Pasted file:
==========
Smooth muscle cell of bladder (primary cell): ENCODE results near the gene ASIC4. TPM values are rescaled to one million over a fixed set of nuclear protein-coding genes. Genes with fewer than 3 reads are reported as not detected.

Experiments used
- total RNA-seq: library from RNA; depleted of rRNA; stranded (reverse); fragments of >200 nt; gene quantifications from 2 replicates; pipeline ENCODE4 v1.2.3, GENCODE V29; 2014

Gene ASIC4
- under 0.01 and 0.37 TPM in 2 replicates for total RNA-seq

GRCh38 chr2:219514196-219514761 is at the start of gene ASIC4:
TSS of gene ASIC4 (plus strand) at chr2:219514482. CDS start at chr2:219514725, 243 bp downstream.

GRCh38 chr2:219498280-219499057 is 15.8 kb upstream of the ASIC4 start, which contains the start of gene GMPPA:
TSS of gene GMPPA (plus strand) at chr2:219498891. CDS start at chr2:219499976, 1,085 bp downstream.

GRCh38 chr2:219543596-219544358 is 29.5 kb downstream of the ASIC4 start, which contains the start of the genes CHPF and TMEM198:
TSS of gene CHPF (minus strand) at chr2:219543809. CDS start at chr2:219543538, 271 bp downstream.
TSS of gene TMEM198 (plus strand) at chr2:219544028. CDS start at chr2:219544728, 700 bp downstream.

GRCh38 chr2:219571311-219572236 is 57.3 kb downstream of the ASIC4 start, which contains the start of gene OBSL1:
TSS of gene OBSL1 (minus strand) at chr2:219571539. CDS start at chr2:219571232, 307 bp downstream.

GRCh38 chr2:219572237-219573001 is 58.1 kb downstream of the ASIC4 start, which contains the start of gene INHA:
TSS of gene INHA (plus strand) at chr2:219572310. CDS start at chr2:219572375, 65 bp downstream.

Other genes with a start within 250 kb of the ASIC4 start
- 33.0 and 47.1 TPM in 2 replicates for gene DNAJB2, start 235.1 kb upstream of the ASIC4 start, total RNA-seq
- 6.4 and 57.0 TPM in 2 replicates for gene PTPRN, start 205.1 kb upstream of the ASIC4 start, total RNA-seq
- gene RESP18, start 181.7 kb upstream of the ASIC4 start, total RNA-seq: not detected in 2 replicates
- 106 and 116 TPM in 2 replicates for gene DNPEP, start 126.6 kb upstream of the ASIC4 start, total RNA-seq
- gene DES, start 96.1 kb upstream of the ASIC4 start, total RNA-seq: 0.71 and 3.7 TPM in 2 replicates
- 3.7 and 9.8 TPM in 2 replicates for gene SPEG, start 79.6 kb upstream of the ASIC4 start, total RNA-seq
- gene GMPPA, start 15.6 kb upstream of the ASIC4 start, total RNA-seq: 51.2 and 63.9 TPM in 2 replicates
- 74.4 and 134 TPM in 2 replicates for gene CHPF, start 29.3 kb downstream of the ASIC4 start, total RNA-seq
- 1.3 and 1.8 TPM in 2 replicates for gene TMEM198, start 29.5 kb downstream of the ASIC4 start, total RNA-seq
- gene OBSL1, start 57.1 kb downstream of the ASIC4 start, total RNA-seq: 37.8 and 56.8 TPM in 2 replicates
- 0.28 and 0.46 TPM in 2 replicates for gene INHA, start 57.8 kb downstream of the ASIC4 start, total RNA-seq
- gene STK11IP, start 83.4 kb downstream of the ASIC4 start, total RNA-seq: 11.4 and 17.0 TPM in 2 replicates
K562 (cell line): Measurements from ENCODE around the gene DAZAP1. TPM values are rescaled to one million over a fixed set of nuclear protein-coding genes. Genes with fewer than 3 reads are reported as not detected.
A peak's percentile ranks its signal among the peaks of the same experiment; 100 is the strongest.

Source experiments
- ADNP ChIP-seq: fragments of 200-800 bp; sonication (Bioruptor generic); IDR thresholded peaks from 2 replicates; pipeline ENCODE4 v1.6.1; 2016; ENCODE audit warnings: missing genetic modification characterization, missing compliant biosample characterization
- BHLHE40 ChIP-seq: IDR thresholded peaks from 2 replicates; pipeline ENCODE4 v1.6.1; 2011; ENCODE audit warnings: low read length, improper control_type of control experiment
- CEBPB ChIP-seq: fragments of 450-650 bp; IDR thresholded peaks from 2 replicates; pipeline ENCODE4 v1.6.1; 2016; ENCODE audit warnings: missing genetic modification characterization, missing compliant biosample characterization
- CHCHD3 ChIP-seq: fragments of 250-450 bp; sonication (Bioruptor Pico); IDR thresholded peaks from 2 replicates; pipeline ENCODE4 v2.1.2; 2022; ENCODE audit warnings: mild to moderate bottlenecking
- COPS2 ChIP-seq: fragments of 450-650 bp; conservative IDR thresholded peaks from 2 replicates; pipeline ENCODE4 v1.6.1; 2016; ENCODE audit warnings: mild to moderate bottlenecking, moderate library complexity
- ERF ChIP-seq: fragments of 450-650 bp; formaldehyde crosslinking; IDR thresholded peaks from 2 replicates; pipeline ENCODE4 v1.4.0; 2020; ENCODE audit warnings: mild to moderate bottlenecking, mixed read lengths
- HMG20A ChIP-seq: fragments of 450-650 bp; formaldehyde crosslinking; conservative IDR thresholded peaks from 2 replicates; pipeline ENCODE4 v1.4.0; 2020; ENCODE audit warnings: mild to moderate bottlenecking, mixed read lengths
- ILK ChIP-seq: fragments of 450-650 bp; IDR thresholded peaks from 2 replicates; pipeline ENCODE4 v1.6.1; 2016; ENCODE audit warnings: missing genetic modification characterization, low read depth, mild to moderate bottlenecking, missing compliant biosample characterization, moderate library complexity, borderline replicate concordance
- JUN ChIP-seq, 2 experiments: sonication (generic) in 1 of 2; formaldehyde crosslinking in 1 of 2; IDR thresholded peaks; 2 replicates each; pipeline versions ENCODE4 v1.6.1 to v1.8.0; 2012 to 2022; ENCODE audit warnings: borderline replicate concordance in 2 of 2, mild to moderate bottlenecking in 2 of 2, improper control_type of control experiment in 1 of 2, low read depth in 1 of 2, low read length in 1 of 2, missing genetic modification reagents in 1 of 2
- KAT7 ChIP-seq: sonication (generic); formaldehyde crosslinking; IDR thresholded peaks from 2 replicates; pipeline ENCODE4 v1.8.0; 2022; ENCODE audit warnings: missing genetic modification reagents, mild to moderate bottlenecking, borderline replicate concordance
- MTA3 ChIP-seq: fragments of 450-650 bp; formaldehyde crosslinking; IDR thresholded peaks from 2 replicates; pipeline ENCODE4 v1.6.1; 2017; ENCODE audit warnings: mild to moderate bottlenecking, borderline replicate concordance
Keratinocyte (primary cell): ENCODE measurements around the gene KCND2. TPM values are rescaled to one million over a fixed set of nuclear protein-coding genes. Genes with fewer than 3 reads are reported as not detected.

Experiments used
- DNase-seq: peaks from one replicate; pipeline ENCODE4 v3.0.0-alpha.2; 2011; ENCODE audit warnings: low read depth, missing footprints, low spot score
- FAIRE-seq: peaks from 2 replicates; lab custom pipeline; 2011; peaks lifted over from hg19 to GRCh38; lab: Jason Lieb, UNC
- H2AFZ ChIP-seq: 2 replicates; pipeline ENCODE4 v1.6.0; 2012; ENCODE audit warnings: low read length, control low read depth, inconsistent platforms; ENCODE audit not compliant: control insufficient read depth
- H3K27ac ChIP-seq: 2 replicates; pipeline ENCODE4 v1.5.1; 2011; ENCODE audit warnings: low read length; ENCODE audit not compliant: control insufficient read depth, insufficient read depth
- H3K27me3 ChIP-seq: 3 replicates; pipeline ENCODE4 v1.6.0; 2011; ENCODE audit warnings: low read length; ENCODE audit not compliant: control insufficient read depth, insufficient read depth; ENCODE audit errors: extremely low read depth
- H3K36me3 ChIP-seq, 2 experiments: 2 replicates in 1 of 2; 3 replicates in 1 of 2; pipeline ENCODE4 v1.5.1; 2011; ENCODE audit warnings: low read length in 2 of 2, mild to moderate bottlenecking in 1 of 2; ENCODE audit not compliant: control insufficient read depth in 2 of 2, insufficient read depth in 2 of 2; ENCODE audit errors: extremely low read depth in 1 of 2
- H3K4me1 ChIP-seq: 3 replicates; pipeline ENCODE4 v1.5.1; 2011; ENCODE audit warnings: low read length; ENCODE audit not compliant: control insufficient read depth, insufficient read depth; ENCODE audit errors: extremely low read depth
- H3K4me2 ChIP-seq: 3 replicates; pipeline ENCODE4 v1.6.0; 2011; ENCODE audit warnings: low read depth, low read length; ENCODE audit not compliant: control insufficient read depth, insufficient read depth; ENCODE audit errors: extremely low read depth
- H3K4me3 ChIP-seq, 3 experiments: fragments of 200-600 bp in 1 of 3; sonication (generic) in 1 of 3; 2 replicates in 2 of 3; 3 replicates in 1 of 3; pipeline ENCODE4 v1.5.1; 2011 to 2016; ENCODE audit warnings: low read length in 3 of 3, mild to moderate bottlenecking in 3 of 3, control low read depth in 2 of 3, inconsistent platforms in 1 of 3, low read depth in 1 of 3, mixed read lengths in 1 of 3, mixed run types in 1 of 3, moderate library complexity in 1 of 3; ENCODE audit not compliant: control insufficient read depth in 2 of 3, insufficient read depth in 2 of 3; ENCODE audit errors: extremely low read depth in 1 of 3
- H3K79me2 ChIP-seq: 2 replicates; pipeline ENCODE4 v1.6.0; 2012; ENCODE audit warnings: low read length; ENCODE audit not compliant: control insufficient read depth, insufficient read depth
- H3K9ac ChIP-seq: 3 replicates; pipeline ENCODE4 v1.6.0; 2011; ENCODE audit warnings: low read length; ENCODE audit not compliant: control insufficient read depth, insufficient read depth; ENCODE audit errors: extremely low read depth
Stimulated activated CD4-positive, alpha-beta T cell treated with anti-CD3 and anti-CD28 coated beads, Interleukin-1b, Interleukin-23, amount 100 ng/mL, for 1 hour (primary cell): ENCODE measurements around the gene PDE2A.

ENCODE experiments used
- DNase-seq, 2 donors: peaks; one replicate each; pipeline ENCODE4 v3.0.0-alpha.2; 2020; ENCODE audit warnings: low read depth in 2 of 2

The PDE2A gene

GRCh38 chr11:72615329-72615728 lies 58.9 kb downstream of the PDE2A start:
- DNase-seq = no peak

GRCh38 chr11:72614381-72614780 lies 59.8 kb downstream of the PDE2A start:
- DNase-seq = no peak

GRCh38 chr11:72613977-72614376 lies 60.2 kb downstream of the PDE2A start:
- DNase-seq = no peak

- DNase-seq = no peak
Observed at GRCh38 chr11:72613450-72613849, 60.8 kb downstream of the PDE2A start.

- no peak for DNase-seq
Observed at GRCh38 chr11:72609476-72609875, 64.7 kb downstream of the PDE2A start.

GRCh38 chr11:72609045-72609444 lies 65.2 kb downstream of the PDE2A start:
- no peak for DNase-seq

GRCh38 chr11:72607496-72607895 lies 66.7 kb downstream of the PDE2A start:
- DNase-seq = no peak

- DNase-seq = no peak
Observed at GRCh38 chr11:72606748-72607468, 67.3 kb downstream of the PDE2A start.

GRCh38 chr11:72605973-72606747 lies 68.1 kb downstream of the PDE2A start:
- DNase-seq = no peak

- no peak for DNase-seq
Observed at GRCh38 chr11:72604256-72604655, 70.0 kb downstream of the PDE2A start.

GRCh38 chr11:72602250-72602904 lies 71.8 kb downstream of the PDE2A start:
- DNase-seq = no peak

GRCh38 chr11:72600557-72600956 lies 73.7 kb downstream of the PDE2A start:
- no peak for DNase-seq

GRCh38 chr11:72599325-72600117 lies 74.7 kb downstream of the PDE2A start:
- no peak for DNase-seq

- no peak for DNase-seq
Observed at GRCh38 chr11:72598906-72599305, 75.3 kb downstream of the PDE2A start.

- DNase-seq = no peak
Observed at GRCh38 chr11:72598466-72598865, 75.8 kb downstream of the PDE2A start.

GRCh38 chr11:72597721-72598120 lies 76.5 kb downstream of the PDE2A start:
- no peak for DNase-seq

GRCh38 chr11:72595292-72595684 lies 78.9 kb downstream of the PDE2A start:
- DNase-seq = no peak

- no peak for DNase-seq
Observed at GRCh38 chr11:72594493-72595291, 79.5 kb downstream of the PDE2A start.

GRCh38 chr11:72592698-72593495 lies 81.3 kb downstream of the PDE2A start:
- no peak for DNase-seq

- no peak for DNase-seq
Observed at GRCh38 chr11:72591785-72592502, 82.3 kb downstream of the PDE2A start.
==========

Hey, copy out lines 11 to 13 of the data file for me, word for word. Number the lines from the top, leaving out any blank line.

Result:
TSS of gene CHPF (minus strand) at chr2:219543809. CDS start at chr2:219543538, 271 bp downstream.
TSS of gene TMEM198 (plus strand) at chr2:219544028. CDS start at chr2:219544728, 700 bp downstream.

GRCh38 chr2:219571311-219572236 is 57.3 kb downstream of the ASIC4 start, which contains the start of gene OBSL1: